Lam: That episode was the hardest because the task I took on was way too big. The idea was to follow maternal love at various stages of life, thinking about mothering with newborns, then teenagers, and so on. So the first task was to find people at those different stages. To be honest, I didn’t initially have a plan for the kind of philosophy I wanted to talk about. I collected the tape then went to two philosophers who worked on love and I said, “Let’s see if we can talk about love at these various stages.” And of course the philosophers were very game for it. But their own work didn’t necessarily speak to it. My job was to try to put it all together. It was very much a matter of trying to make the philosophy fit the tape that I recorded. That was true of the Love episode the most. But it wasn’t true of other episodes. For a lot of them the philosophy came first. That was the case with episode one. I had a very clear thesis I wanted to push. I had to decide what was going to be the story for that episode. There’s a million of them to choose from, and I had to find the right one.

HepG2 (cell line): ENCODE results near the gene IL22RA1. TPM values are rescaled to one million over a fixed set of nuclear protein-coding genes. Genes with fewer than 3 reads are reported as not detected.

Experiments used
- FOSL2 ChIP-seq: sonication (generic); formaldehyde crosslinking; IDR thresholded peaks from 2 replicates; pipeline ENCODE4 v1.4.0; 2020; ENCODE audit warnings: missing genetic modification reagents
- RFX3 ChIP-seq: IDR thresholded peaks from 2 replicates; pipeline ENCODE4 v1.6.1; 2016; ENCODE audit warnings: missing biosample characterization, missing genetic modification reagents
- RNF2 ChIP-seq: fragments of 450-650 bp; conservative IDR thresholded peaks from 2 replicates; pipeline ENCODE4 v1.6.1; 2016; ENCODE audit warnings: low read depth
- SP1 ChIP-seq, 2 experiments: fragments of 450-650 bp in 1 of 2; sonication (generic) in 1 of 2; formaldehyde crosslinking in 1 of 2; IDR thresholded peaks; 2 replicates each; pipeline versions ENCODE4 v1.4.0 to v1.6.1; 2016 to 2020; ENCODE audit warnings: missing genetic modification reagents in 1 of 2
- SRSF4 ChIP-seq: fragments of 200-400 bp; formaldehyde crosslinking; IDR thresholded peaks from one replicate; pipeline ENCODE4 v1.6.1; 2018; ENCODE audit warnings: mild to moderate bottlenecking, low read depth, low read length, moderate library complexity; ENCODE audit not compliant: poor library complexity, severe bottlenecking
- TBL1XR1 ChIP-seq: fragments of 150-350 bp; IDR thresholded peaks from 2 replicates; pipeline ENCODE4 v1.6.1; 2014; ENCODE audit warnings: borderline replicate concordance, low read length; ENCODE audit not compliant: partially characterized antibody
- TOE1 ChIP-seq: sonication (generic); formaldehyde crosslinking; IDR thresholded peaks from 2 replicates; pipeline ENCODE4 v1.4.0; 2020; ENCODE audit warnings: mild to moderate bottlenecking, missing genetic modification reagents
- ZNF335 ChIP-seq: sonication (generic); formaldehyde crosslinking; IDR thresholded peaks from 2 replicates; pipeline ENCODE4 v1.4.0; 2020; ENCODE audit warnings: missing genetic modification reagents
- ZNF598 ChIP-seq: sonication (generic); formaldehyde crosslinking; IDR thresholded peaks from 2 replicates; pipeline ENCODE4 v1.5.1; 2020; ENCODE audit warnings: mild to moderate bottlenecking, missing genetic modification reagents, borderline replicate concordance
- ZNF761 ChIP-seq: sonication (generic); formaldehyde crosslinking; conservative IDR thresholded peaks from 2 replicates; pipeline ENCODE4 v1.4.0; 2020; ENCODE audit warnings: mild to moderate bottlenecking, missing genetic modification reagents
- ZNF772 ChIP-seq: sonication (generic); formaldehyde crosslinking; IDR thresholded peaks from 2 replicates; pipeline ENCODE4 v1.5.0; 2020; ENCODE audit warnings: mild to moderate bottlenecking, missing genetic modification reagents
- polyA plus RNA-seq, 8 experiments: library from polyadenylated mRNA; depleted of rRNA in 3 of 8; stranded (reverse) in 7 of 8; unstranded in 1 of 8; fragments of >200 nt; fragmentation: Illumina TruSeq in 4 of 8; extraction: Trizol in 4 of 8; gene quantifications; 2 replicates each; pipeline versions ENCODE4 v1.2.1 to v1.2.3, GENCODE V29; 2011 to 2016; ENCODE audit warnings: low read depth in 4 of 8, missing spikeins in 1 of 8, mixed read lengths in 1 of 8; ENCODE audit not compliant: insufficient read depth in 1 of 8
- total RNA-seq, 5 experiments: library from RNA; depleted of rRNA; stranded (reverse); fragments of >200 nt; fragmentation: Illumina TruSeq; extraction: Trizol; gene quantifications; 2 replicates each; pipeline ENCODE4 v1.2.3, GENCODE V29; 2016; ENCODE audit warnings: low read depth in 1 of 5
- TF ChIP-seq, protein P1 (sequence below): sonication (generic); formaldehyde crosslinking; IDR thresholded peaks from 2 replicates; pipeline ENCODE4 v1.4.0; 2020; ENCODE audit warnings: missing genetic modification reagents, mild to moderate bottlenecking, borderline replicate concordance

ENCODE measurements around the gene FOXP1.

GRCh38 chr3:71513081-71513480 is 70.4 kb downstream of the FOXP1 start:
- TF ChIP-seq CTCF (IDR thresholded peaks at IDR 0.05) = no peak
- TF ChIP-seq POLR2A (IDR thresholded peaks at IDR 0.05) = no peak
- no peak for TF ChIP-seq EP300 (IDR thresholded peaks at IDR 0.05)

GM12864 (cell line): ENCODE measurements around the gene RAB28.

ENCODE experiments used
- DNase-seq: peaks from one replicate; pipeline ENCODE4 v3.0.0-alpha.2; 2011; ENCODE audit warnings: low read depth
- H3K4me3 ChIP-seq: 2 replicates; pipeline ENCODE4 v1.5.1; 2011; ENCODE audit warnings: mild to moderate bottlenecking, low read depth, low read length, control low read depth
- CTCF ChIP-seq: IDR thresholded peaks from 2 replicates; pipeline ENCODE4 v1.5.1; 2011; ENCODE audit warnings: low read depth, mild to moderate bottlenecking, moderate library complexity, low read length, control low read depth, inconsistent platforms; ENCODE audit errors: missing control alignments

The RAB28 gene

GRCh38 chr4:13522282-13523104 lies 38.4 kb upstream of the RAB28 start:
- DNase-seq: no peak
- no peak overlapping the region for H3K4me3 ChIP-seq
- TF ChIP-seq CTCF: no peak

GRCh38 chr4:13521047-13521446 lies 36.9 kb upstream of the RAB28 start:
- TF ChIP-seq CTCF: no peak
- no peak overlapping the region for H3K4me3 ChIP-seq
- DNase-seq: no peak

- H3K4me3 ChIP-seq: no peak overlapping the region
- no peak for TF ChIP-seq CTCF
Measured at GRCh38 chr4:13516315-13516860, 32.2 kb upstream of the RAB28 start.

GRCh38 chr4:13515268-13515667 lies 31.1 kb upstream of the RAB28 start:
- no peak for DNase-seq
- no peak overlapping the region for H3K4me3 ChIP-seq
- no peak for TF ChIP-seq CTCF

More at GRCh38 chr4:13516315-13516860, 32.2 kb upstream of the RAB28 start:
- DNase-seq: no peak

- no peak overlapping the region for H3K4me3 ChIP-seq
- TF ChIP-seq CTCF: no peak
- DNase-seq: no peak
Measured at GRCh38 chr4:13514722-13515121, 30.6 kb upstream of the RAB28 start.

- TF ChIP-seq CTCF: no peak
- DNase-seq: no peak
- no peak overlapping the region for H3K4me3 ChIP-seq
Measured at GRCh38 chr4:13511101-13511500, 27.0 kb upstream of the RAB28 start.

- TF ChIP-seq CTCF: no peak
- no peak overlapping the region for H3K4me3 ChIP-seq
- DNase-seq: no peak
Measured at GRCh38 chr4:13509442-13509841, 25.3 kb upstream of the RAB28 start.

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Odland: What’s your process for finding the people you speak to? How do you reach out to those individuals?

Lam: There are a lot of constraints when you don’t have much of a budget. One thing that’s a quick solution is that you try your best to find people within driving distance. In the first season, because I didn’t have much of a budget, that’s what I did. I was at Duke for the year, so North Carolina was in driving distance. I’m in Los Angeles for the holidays because of family. And I’m [based] in the northeast, but even given that, I flew places.

Odland: Were there any episodes that you started to make that just didn’t work out? When you found that happening, what was the obstacle that prevented an episode from being made?

Lam: A lot of them, and that continues. There are many different kinds of obstacles. Almost every episode you’ve heard is not how it was originally planned. You kill a lot of ideas. The ideas you kill could very well be because people decided not to talk to you, or because the people you did talk to only talked about a totally separate issue. Or it just doesn’t work as a story, or the philosophy comes across as too boring.

Odland: Do you feel like you’re still learning with each new episode?